Showing posts from March, 2014

Can You Lose Your Trade Mark? Sega Just Have!

  Sega, one of the worlds most famous arcade game producers have lost their rights to ' Shenmue ' after a extended period of inactivity. Trade mark registrations can technically be made to last forever, so long as you keep up to date with it. Sega have recently shown what happens when you leave a trademark inactive. Under section 8 of the Trademark Act a company must show “continued use” or “excusable nonuse” of registered marks, if they do not want to lose their rights. This must be done in the fifth and sixth years of the trademark’s life, and again during the ninth and tenth. Sega appears to have failed to do this the second time round. It could also mean that Sega didn't give enough evidence they are still using the ' Shenmue ' trademark to warrant ownership, but it could also mean they have no intention of returning to the series. This is one of the ways in which you can lose your trademark rights, to learn the other take a look at our blog post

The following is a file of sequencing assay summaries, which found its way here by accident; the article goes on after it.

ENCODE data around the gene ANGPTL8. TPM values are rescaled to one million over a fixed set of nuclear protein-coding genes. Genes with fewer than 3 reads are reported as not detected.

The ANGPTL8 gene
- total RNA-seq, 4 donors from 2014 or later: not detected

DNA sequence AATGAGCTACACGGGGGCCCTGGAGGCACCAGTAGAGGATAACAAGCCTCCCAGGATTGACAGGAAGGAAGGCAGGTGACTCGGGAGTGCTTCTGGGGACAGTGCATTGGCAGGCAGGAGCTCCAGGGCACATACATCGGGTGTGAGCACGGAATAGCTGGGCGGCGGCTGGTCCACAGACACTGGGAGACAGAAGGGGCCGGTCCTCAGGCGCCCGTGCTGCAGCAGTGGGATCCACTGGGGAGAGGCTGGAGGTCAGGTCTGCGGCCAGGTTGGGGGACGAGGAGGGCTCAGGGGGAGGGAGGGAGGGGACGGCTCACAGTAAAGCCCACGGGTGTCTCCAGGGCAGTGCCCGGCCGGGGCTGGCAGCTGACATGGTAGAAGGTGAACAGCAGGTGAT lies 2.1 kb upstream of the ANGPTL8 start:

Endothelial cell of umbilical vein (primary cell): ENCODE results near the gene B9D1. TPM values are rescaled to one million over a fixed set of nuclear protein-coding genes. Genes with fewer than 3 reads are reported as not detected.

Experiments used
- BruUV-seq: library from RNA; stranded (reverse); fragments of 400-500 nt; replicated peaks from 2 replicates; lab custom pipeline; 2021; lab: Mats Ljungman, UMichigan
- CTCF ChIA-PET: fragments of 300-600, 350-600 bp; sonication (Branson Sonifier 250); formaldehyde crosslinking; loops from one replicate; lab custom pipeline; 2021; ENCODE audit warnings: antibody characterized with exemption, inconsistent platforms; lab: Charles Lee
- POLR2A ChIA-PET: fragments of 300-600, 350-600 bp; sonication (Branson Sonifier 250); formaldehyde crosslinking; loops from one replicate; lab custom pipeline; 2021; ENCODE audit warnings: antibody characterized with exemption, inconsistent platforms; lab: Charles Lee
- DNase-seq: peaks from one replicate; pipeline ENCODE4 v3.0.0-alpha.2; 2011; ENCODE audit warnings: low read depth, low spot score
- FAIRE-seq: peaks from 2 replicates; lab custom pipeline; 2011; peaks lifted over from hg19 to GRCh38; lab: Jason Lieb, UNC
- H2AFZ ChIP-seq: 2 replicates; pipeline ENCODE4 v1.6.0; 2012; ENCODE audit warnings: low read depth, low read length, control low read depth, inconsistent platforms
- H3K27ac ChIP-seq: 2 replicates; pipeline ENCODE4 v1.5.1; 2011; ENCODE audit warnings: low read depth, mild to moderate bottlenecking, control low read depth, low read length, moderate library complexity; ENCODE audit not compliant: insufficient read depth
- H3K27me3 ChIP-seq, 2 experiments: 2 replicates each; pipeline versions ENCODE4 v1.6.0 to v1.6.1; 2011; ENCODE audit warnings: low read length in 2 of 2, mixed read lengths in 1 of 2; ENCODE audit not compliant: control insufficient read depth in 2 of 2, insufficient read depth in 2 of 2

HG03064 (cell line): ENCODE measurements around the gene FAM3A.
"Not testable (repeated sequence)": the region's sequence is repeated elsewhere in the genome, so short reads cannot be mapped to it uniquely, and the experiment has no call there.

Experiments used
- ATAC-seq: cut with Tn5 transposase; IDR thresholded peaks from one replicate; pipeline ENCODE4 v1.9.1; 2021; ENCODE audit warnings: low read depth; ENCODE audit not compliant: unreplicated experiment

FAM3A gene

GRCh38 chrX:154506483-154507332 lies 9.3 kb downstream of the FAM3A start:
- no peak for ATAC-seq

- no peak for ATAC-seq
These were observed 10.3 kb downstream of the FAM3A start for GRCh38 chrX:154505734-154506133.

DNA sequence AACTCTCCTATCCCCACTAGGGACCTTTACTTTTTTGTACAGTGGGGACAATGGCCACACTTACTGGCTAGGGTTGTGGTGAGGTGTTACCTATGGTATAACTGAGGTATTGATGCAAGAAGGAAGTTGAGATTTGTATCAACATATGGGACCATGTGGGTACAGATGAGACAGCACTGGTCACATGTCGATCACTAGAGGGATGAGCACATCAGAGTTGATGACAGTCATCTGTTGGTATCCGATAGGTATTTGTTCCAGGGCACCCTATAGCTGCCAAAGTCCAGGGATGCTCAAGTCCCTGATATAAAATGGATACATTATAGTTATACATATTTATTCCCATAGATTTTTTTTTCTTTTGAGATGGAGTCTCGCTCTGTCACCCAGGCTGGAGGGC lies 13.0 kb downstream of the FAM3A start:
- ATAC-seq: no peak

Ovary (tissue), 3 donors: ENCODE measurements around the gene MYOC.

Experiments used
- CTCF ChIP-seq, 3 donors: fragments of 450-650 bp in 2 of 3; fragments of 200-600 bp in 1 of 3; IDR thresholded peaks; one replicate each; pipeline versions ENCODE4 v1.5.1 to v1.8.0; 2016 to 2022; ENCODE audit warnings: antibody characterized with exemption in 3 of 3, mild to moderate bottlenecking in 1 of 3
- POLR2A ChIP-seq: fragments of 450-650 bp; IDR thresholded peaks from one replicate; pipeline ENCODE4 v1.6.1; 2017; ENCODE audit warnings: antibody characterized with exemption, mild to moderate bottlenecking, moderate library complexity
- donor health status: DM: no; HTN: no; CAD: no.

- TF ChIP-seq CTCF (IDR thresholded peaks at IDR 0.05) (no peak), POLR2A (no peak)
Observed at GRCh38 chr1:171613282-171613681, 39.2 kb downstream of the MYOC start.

Online Trademark Rights

  There have been several cases over the past few months of companies making cases for trademark infringement based on the bidding of keyword searches on Google Adwords and other search engines. (Google Adwords removed their policy of excluding trademarked keywords in their bidding in 2008.)   For example you may have heard of the cases of Lush vs Amazon, or Interflora vs  Marks and Spencer. In both cases the case made was that the companies (Amazon and M&S) bid on keywords containing their trade mark within Google’s AdWords service in order to trigger results on their site.  Google Adwords allows you to purchase keywords used in their search engine so that a sponsored link appears whenever internet users search for that term.   The confusion lies that if I were to search Interflora and Marks and Spencer came up, I may falsely believe that they are a part of the same chain. And that is exactly what trademarks are for: protecting consumers from confusion.  The same goes for Amazon a

Calls for Community Trade Mark Renewal Fees to be Cut

 As reported on World Trade Mark Review, there have been calls on OHIM to cut trade mark renewal fees. These exceed filing fees, are often more than a thousand pounds, and requires no examiner time or deliberation. Simply the press of a button. The prospects of such a voluntary reduction in budget by a part of the EU machinery does, though, appear slim. For more see